Babies over [insert weeks, months or pounds] don’t need to eat in the night.

I once read babies over 12 pounds don’t need to eat in the night. Mine would have been 12 pounds at, oh, around 3 weeks old. So no, I wasn’t going to deny my newborns food and comfort because they were bigger than average. In fact I’d argue they needed to eat more often because they were bigger than average. But regardless of size or age, babies aren’t waking in the night to eat just to mess with their parents. When she no longer needs to eat in the night, she’ll stop (but just FYI, that doesn’t always mean she’ll stop waking in the night…)

Have your babies close together so they can be friends.

I’m not telling you not to have them close together. I feel family planning is up to, well, the family. I was not ready to have another any sooner than I did, but that’s me. I just hate this statement because closeness in age is no guarantee they’ll get along—and a big gap doesn’t mean they are doomed not to. That has more to do with personality in my opinion. Which is something you can’t pre-plan. But the main reason I hate comments about family size, parental age, age gap, sex etc. is—you never know what is going on in other people’s homes and hearts. It’s rude to tell parents of an only child they “should” have more no matter what—but what if those parents did want another child? What if they’ve been trying for years? What if they’ve experienced a loss? Now imagine how hurtful those comments are.

Parenting is a tough job. The last thing we need to hear is that we’ve already messed up by having children too young or too old, by having too many or too few, having them too close together or too far apart, or that we should “try again” for a child of a different sex—especially when some of these things aren’t even within our control, no matter how we try to plan them. So, let’s all just make our own family planning choices, and go with “no comment” on the family planning choices of others, agreed?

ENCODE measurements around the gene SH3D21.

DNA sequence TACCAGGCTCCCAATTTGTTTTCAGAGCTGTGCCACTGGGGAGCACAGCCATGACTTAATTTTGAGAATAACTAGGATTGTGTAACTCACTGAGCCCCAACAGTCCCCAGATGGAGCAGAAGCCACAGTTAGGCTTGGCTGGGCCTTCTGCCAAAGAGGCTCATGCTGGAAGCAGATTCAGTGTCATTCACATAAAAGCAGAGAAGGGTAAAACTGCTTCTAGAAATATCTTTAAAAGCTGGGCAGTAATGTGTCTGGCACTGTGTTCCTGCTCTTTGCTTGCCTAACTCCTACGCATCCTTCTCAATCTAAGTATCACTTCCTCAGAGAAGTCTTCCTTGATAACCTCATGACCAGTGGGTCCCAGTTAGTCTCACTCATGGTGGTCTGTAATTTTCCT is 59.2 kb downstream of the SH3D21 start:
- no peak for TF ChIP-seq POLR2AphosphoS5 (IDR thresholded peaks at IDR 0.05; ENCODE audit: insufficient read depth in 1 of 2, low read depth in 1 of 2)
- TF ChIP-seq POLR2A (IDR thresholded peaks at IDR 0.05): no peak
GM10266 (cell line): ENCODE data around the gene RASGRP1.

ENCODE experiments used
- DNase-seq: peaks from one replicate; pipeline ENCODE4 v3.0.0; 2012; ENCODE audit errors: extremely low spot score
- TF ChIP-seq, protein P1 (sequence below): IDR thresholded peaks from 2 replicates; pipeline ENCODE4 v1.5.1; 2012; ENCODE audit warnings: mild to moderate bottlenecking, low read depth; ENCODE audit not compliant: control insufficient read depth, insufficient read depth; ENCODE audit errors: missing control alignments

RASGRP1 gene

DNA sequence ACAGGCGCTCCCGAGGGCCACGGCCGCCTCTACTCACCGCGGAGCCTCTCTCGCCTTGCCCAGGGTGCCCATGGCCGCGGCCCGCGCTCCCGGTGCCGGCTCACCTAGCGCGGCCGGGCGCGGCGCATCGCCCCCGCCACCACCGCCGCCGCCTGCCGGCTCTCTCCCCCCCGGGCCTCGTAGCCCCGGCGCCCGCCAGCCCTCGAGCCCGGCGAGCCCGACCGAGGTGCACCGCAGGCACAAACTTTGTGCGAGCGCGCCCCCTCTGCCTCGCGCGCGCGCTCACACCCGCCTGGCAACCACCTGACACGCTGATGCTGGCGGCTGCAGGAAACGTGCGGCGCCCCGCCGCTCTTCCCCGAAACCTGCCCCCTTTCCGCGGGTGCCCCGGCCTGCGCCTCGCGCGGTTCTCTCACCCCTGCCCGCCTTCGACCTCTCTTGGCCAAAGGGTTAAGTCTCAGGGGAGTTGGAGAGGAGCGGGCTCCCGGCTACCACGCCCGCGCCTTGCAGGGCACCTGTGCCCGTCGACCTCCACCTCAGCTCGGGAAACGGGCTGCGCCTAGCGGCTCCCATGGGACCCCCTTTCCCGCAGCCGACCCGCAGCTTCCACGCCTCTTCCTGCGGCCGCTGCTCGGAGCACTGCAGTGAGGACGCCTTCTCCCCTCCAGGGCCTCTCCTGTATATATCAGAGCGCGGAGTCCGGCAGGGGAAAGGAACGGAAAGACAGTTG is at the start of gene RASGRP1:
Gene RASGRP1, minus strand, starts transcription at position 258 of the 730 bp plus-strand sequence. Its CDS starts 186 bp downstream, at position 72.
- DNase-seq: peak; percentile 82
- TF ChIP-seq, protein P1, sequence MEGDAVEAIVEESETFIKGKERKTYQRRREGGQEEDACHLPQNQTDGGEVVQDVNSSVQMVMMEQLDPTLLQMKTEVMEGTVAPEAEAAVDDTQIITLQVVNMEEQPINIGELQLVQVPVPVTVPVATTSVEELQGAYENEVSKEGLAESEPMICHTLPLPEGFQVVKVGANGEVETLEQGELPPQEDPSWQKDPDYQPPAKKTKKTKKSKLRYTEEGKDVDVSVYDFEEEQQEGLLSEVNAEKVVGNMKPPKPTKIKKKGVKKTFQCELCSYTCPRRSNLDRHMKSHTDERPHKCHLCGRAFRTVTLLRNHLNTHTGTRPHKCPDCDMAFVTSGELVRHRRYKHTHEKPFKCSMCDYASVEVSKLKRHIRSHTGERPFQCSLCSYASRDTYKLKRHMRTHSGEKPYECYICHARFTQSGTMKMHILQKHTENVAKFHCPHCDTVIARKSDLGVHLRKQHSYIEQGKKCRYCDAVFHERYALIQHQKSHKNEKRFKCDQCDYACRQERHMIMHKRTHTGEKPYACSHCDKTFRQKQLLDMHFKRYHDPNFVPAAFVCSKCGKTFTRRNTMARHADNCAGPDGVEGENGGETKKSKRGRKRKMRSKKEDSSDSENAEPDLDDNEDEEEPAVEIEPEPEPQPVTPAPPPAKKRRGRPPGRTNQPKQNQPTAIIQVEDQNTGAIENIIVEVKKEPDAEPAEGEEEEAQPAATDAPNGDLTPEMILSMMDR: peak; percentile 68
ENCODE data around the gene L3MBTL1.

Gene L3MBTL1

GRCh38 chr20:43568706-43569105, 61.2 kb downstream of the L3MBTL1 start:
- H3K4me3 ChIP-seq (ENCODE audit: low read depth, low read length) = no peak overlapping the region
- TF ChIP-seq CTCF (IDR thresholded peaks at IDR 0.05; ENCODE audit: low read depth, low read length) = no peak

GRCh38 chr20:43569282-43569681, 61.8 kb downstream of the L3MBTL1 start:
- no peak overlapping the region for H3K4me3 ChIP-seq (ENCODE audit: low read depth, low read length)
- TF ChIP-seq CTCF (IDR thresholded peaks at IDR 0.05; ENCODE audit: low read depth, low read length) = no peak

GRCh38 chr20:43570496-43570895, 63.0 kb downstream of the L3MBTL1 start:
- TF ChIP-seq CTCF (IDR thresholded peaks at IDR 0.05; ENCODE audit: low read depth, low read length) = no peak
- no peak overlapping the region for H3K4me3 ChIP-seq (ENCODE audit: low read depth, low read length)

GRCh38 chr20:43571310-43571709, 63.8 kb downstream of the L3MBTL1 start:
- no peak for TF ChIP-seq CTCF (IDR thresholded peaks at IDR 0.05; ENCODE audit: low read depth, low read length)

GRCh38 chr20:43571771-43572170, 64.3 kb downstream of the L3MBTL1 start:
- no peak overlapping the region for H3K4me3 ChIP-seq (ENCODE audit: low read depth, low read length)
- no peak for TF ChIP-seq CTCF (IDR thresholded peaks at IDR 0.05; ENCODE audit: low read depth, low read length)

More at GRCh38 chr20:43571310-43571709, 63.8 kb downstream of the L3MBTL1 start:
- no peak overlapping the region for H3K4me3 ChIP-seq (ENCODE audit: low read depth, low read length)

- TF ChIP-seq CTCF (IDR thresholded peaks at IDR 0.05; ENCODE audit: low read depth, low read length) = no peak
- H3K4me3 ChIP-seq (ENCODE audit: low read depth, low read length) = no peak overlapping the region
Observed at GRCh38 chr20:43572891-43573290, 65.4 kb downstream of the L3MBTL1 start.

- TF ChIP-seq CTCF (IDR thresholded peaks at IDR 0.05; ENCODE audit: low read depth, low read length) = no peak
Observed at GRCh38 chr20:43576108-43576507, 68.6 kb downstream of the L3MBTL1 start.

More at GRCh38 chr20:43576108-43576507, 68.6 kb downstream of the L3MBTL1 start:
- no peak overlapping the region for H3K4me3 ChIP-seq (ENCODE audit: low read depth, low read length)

What was the best of the worst baby advice you received?

4 Comments

Filed under babies, birth, breastfeeding, parenting, Uncategorized

I Support Ontario Midwives

Each year at this time, in honour of BB#2’s birthday, I usually post my own personal public service announcement in support of midwifery somewhere online. After BB#1 was born, in what was probably (sadly) a pretty typical labour and delivery attended by an OB (or three), I wasn’t sure I would ever have another child. The idea of doing that all over again was too scary. And yet, three years later, with the support of midwives, I gave birth to my second son. As I like to put it: 6 hours, 9.6 pounds, no epidural.

Our family is done, but if I were having any more babies, I would definitely go with a midwife again. And I take every opportunity I can to encourage other parents-to-be to at least meet with a midwife, find out about her practice, and consider this model for low-risk pregnancies. As I recently told one mom-to-be, the difference between my two experiences can be summed up by comparing an OB saying to me, before I even tried, “I don’t think you are going to be able to push this baby out”, to my midwife saying “you ARE doing it” when I whined that I didn’t think I could. They were both right–though I didn’t end up having the c-section that OB recommended before his shift ended and he went home, “just” foreceps and an episiotomy administered by a man who yelled at me for crying.

But my birth experiences aren’t really what I want to talk about today. This year, I want to take this opportunity to mention that Ontario midwives have been working without a contract for the past two years. TWO YEARS! Tomorrow, October 19th, they have planned a day of social media action to appeal to the government to resume contract negotiations (or at least they were, before the recent government “vacation”….) Frankly, I don’t think that’s too much to ask! For more information, visit the Ontario Midwives website (and check out the adorable gallery of babies born without a contract!).

My own baby was caught by a midwife this day 5 years ago, under a contract. It was the best choice I could have made, and an option I wish I had considered during my first pregnancy.  So, happy birthday to my little man, and happy birth-day to me!

Leave a comment

Filed under birth, midwives, the beautiful boys